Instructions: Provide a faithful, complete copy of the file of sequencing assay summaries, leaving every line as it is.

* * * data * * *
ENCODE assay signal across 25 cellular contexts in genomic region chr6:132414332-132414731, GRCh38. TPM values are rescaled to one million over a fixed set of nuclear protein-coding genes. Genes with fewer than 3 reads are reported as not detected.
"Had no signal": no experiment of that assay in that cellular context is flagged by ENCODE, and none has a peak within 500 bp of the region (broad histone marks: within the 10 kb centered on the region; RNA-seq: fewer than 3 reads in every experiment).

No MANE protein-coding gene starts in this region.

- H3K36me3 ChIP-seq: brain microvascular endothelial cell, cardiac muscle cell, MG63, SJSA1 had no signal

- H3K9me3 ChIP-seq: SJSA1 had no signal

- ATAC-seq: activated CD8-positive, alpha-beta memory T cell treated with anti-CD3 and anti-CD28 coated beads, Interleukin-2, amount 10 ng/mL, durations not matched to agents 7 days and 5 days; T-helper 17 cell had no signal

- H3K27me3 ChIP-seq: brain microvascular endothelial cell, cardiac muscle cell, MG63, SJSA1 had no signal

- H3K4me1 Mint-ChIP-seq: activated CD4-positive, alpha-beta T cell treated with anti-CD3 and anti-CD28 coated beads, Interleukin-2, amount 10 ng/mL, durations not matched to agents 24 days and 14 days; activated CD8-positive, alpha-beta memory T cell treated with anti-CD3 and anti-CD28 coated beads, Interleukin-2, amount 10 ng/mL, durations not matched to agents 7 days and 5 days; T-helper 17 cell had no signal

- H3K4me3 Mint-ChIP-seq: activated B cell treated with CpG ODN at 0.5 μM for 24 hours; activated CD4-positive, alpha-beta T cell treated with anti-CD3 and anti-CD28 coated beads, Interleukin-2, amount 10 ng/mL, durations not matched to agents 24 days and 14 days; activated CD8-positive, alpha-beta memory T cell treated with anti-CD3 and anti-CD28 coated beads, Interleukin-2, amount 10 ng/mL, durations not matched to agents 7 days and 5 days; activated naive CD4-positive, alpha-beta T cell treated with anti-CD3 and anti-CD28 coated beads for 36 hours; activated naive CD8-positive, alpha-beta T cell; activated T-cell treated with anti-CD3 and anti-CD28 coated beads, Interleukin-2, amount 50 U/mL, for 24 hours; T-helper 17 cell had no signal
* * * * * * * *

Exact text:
ENCODE assay signal across 25 cellular contexts in genomic region chr6:132414332-132414731, GRCh38. TPM values are rescaled to one million over a fixed set of nuclear protein-coding genes. Genes with fewer than 3 reads are reported as not detected.
"Had no signal": no experiment of that assay in that cellular context is flagged by ENCODE, and none has a peak within 500 bp of the region (broad histone marks: within the 10 kb centered on the region; RNA-seq: fewer than 3 reads in every experiment).

No MANE protein-coding gene starts in this region.

- H3K36me3 ChIP-seq: brain microvascular endothelial cell, cardiac muscle cell, MG63, SJSA1 had no signal

- H3K9me3 ChIP-seq: SJSA1 had no signal

- ATAC-seq: activated CD8-positive, alpha-beta memory T cell treated with anti-CD3 and anti-CD28 coated beads, Interleukin-2, amount 10 ng/mL, durations not matched to agents 7 days and 5 days; T-helper 17 cell had no signal

- H3K27me3 ChIP-seq: brain microvascular endothelial cell, cardiac muscle cell, MG63, SJSA1 had no signal

- H3K4me1 Mint-ChIP-seq: activated CD4-positive, alpha-beta T cell treated with anti-CD3 and anti-CD28 coated beads, Interleukin-2, amount 10 ng/mL, durations not matched to agents 24 days and 14 days; activated CD8-positive, alpha-beta memory T cell treated with anti-CD3 and anti-CD28 coated beads, Interleukin-2, amount 10 ng/mL, durations not matched to agents 7 days and 5 days; T-helper 17 cell had no signal

- H3K4me3 Mint-ChIP-seq: activated B cell treated with CpG ODN at 0.5 μM for 24 hours; activated CD4-positive, alpha-beta T cell treated with anti-CD3 and anti-CD28 coated beads, Interleukin-2, amount 10 ng/mL, durations not matched to agents 24 days and 14 days; activated CD8-positive, alpha-beta memory T cell treated with anti-CD3 and anti-CD28 coated beads, Interleukin-2, amount 10 ng/mL, durations not matched to agents 7 days and 5 days; activated naive CD4-positive, alpha-beta T cell treated with anti-CD3 and anti-CD28 coated beads for 36 hours; activated naive CD8-positive, alpha-beta T cell; activated T-cell treated with anti-CD3 and anti-CD28 coated beads, Interleukin-2, amount 50 U/mL, for 24 hours; T-helper 17 cell had no signal